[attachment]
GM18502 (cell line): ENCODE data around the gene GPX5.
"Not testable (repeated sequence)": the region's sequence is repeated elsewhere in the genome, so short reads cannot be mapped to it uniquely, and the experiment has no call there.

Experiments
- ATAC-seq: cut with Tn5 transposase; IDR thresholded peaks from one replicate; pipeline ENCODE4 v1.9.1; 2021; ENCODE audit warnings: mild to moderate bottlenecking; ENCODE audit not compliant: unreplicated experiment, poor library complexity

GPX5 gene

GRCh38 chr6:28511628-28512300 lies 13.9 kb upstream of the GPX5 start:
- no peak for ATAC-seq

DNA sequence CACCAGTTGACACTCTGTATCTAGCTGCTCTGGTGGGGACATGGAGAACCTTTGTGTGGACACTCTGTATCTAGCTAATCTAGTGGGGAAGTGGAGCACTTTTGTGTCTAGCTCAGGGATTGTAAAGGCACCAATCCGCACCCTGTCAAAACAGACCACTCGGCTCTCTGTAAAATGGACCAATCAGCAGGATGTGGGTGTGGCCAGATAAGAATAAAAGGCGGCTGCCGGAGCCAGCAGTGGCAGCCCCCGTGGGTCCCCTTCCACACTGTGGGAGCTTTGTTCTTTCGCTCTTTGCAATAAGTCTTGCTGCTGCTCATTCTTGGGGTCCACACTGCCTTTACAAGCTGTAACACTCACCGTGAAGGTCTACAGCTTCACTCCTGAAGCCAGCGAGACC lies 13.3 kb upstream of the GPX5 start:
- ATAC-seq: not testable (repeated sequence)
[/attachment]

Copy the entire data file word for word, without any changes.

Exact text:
GM18502 (cell line): ENCODE data around the gene GPX5.
"Not testable (repeated sequence)": the region's sequence is repeated elsewhere in the genome, so short reads cannot be mapped to it uniquely, and the experiment has no call there.

Experiments
- ATAC-seq: cut with Tn5 transposase; IDR thresholded peaks from one replicate; pipeline ENCODE4 v1.9.1; 2021; ENCODE audit warnings: mild to moderate bottlenecking; ENCODE audit not compliant: unreplicated experiment, poor library complexity

GPX5 gene

GRCh38 chr6:28511628-28512300 lies 13.9 kb upstream of the GPX5 start:
- no peak for ATAC-seq

DNA sequence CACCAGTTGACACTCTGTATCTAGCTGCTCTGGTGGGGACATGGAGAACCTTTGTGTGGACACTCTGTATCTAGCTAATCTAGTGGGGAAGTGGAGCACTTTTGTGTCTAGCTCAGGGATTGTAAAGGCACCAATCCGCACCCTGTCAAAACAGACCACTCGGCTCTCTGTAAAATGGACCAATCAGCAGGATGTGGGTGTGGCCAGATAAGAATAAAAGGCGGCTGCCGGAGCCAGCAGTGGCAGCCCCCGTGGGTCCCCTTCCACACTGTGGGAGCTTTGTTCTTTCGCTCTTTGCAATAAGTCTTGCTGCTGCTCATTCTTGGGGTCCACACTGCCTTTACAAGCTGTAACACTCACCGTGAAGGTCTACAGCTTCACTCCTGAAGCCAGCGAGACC lies 13.3 kb upstream of the GPX5 start:
- ATAC-seq: not testable (repeated sequence)